Budget 2021-22: what’s in it for tech?

Budget 2021-22: what’s in it for tech?

A $1 billion digital economy fund, patent and depreciation tax relief and cyber security form bedrock of Treasurer Frydenberg's technology investment.

Australian Parliament in Canberra

Australian Parliament in Canberra

The federal government has handed over a raft of new investment for Australia’s digital services and technology sector as part of its Budget for 2021-2022. 

As previously announced, Treasurer Josh Frydenberg has earmarked $1.2 billion for the government's Digital Economy Strategy and $130.4 million for improved regional connectivity. 

As the technology centrepiece for this year’s Budget, the government announced on 6 May plans to invest half a billion dollars into myGov and the My Health Record system, as well as $54 million into a national artificial intelligence centre, as part of the combined $1.2 billion package. 

However, on 11 May the government handed down the Budget in full, revealing all the detail in its entirety. Key points of this include $10.0 million for the Digital Transformation Agency (DTA), although the agency’s overall budget is down from $425.5 million this financial year to $336 million this year.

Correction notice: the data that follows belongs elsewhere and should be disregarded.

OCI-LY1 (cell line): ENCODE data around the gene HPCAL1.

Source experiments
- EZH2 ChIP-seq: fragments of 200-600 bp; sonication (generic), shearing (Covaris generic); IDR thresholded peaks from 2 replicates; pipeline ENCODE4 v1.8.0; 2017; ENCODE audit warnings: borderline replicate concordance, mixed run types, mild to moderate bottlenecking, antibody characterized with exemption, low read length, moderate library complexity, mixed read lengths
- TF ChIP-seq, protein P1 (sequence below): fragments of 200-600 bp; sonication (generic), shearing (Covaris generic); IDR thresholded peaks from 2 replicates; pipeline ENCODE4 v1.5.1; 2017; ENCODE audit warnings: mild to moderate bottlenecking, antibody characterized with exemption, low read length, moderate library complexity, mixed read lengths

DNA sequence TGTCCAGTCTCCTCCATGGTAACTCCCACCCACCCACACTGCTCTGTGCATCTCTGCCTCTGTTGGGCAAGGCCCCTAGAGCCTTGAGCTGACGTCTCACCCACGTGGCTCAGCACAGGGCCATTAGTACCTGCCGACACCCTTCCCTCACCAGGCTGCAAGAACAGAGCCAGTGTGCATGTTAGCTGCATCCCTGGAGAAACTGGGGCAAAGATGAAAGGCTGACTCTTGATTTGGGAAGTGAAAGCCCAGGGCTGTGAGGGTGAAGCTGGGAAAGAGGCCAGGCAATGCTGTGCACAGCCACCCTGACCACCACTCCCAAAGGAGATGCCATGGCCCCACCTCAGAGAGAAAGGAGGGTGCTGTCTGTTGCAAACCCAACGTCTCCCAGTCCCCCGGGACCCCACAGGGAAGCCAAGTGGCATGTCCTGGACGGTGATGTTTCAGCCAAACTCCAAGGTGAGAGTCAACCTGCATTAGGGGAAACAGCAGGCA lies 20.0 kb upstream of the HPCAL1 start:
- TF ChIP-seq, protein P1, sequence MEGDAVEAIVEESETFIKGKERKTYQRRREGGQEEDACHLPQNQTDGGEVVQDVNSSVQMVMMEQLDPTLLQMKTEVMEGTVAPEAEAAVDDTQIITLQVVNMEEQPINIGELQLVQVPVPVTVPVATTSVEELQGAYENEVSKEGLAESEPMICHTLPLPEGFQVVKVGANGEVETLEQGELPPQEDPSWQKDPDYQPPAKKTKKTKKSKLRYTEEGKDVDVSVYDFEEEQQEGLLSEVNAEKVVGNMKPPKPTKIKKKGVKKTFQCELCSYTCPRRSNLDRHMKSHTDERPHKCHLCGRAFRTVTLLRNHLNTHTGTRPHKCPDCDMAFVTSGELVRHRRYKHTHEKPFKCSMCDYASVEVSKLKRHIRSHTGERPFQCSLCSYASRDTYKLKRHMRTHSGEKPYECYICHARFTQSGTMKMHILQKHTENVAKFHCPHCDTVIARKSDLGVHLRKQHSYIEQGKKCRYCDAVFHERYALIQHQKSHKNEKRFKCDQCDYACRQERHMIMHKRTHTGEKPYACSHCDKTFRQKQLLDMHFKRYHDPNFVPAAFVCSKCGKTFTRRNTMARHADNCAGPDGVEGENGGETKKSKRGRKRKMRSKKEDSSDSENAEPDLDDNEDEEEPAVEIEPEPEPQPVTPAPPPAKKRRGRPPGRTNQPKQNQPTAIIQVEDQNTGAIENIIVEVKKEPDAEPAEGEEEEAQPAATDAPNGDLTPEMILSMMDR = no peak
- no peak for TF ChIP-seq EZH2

Alongside this, there will be $3.2 million in 2021-22 to extend the Digital Technology Taskforce until 30 June 2022. 

Under the Digital Economy Strategy, the government is developing an Australian Data Strategy to ‘create a data-driven economy through better data use’. The bulk of this will be taken up by the $111.3 million Consumer Data Right rollout. Behind this, $40.2 million will be set aside to deliver the Digital Atlas of Australia, which is aiming to make better use of over 90,000 open datasets. 

Finally, a further $16.5 million is earmarked for a pilot program to make the government's data assets discoverable and support whole-of-economy reuse. 

Tax relief 

Another big-ticket item for the technology industry will be the government's limited patent box scheme, which will offer tax breaks for medical and biotech innovations to boost go-to-market scaling and retain intellectual property in Australia.